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Cheney Speaks at Reagan Library

Aired March 17, 2004 - 13:55   ET


MILES O'BRIEN, CNN ANCHOR: And we're listening to the vice president. We've been monitoring him at the Reagan Library. He's talking there and speaking specifically at this moment, we are told, about Senator John Kerry. Let's listen.
DICK CHENEY, VICE PRESIDENT OF THE UNITED STATES: About the need for international cooperation and has vowed to usher in a golden age of American diplomacy. He is fond of mentioning that some countries did not support America's actions in Iraq, yet of the many nations that have joined our coalition, allies and friends of the United States, Senator Kerry speaks with open contempt.

Great Britain, Australia, Italy, Spain, Poland and more than 20 other nations have contributed and sacrificed for the freedom of the Iraqi people. Senator Kerry calls these countries "window dressing." They are, in his words, "a coalition of the coerced and the bribed."

Many questions come to mind but the first is this. How would Senator Kerry describe Great Britain, coerced or bribed? Or Italy, which recently lost 19 citizens killed by terrorists in Najaf, was Italy's contribution just window dressing?

If such dismissive terms are the vernacular of the golden age of diplomacy Senator Kerry promises we are left to wonder which nations would care to join any future coalition. He speaks as if only those who openly oppose America's objectives have a chance of earning his respect.

Senator Kerry's characterization of our good allies is ungrateful to nations that have withstood danger, hardship and insult for standing with America in the cause of freedom.

Senator Kerry has also had a few things to say about support for our troops now on the ground in Iraq. Among other criticisms he has asserted that those troops are not receiving the material support they need.

Just this morning, he again gave the example of body armor, which he said our administration failed to supply. May I remind the Senator that last November at the president's request, Congress passed an $87 billion supplemental appropriation.

This legislation was essential to our ongoing operations in Iraq and Afghanistan, providing funding for body armor and other vital equipment, hazard pay, health benefits, ammunition, fuel, spare parts for our military. The legislation passed overwhelmingly with a vote in the Senate of 87-12. Senator Kerry voted no. I note that yesterday, attempting to clarify the matter, Senator Kerry said: "I actually did vote for the $87 billion before I voted against it." It's a true fact.

On national security, the Senator has shown at least measure of consistency. Over the years he's repeatedly voted against weapon systems for the military. He voted against the Apache helicopter, against the Tomahawk cruise missile, against even the Bradley fighting vehicle. He's also been a reliable vote against military pay increases, opposing them no fewer than 12 times.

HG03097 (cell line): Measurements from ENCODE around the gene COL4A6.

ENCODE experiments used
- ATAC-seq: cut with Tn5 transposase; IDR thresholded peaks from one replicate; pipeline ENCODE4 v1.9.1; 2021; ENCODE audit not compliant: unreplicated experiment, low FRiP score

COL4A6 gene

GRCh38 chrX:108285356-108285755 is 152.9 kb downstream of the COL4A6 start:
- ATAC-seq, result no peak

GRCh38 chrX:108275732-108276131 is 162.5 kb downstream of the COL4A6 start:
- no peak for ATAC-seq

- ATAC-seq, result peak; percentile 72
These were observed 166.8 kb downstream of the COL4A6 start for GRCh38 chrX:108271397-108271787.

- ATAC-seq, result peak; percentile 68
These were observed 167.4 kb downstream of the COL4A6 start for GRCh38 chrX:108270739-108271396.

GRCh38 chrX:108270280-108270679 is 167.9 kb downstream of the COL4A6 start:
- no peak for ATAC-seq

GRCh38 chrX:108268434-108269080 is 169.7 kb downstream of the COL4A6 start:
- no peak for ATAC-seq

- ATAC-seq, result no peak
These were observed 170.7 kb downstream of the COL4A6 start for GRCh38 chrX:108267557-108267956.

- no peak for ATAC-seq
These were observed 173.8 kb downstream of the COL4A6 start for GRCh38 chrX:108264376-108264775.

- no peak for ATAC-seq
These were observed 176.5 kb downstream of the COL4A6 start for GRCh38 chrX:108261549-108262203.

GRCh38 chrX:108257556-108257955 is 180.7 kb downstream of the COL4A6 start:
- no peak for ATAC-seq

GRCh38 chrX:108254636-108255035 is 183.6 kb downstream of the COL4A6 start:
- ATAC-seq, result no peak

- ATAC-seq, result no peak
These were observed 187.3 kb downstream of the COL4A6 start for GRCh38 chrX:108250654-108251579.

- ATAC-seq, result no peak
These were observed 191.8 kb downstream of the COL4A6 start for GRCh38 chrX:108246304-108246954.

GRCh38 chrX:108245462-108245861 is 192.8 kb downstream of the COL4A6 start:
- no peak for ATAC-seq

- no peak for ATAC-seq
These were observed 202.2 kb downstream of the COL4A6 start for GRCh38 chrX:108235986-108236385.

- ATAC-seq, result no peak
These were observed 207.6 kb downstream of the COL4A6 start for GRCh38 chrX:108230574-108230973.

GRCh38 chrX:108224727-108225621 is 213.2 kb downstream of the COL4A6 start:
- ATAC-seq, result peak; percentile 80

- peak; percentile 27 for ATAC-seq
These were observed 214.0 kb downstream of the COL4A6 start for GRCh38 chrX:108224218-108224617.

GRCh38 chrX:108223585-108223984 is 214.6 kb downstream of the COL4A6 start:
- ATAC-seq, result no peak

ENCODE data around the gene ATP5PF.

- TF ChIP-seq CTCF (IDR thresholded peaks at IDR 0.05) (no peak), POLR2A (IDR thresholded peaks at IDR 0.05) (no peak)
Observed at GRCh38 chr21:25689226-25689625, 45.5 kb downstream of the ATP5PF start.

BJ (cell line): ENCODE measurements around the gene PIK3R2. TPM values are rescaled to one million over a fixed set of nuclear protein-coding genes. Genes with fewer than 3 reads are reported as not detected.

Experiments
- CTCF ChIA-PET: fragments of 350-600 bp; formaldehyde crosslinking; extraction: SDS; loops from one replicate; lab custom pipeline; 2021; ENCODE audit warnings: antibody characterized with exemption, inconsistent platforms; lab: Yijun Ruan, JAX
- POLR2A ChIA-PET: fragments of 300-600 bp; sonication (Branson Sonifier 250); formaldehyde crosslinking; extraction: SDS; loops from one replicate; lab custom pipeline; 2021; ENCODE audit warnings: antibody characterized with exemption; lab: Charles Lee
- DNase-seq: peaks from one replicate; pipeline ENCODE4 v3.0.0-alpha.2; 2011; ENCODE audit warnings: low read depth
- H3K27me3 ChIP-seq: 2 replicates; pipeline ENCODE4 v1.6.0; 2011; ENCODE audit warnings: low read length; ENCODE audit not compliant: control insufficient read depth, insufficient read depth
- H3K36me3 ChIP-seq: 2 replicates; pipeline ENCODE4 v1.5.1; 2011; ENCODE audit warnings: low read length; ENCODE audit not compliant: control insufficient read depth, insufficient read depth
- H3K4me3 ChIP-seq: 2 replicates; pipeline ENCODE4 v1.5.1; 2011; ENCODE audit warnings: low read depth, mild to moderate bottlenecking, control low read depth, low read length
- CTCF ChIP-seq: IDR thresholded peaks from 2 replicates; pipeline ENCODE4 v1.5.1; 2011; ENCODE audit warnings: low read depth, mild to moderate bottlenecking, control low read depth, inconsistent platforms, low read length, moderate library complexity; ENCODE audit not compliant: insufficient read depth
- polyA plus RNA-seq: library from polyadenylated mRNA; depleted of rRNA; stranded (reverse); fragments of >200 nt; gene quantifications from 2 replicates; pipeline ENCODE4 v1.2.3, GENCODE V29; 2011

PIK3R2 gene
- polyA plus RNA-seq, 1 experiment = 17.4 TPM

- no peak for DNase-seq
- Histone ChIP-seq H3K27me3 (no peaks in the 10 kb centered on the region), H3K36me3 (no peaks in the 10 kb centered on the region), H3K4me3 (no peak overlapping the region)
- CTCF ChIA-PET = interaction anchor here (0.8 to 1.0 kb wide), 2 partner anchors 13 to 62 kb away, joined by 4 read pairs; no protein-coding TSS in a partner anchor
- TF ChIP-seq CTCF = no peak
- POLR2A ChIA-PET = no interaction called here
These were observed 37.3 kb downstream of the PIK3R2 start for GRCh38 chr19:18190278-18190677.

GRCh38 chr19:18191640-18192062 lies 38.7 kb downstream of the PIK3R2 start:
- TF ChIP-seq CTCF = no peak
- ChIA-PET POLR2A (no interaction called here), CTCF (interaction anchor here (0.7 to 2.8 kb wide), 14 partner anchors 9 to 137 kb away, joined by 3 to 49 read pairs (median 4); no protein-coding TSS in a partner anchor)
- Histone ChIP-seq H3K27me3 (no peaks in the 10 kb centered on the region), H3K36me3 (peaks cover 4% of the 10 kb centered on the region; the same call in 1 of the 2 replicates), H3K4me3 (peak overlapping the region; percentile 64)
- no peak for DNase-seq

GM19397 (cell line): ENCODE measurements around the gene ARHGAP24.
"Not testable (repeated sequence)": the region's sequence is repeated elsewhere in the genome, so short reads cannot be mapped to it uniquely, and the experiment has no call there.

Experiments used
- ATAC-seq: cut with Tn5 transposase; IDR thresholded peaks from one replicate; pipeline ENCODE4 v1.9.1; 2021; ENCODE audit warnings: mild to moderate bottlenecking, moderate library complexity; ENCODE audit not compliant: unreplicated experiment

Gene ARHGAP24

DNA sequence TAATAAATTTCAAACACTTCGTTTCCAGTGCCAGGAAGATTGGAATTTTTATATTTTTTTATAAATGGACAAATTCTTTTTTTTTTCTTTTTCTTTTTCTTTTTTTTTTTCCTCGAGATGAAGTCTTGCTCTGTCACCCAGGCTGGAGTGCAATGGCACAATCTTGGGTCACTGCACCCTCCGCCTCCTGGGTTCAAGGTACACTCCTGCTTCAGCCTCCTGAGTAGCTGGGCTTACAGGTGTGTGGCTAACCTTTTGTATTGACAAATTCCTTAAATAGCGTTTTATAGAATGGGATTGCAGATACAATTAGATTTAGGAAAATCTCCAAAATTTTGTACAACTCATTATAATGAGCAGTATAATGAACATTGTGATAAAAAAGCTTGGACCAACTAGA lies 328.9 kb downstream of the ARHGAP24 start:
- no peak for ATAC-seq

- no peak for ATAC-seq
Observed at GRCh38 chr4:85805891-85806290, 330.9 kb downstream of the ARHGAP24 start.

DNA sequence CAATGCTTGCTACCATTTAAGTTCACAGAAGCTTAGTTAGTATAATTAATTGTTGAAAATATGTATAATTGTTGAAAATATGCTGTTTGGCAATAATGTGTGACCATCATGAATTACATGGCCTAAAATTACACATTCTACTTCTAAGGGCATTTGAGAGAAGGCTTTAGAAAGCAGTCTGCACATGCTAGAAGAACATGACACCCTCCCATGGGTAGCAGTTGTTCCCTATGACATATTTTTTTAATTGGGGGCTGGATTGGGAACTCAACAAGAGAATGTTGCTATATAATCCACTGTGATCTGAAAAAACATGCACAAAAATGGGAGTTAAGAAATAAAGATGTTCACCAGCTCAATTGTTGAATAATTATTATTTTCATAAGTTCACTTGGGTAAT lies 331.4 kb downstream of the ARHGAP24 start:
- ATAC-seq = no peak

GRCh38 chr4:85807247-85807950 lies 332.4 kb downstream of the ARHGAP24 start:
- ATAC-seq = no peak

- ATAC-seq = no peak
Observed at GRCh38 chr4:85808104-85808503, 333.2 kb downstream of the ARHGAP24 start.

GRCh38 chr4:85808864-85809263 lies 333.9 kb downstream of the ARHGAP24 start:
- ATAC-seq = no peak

Many of these very weapon systems have been used by our forces in Iraq and Afghanistan and are proving to be valuable assets in the war on terror. In his defense, of course, Senator Kerry has questioned whether the war on terror is really a war at all.

Recently he said, and I quote: "I don't want to use that terminology." In his view, opposing terrorism is far less of a military operation and far more of an intelligence gathering law enforcement operation.

As we've seen, however, that approach was tried before and proved entirely inadequate to protecting the American people from the terrorists who are quite certain they are at war with us and are comfortable using that terminology.

I leave it for Senator Kerry to explain or explain away his votes and his statements about the war on terror, our cause in Iraq, the allies who serve with us and the needs of our military. Whatever the explanation, whatever nuances he might fault us for neglecting, it is not an impressive record for someone who aspires to become commander- in-chief in this time of testing for our country.

In his years in Washington, Senator Kerry has been one vote of 100 in the United States Senate and fortunately, on matters of national security, he was very often in the minority but the presidency is an entirely different proposition.

The president always casts the deciding vote and the Senator from Massachusetts has given us ample doubts about his judgment and the attitude he brings to bear on vital issues of national security.

The American people will have a clear choice in the election of 2004, at least as clear as any since the election of 1984. In more than three years as president, George W. Bush has built a national security record of his own.

America has come to know the president after one of the worst days in our history. He saw America through tragedy. He has kept the nation's enemies in desperate flight and under his leadership our country has once again led the armies of liberation freeing 50 million souls from tyranny and making our nation and the world more secure.


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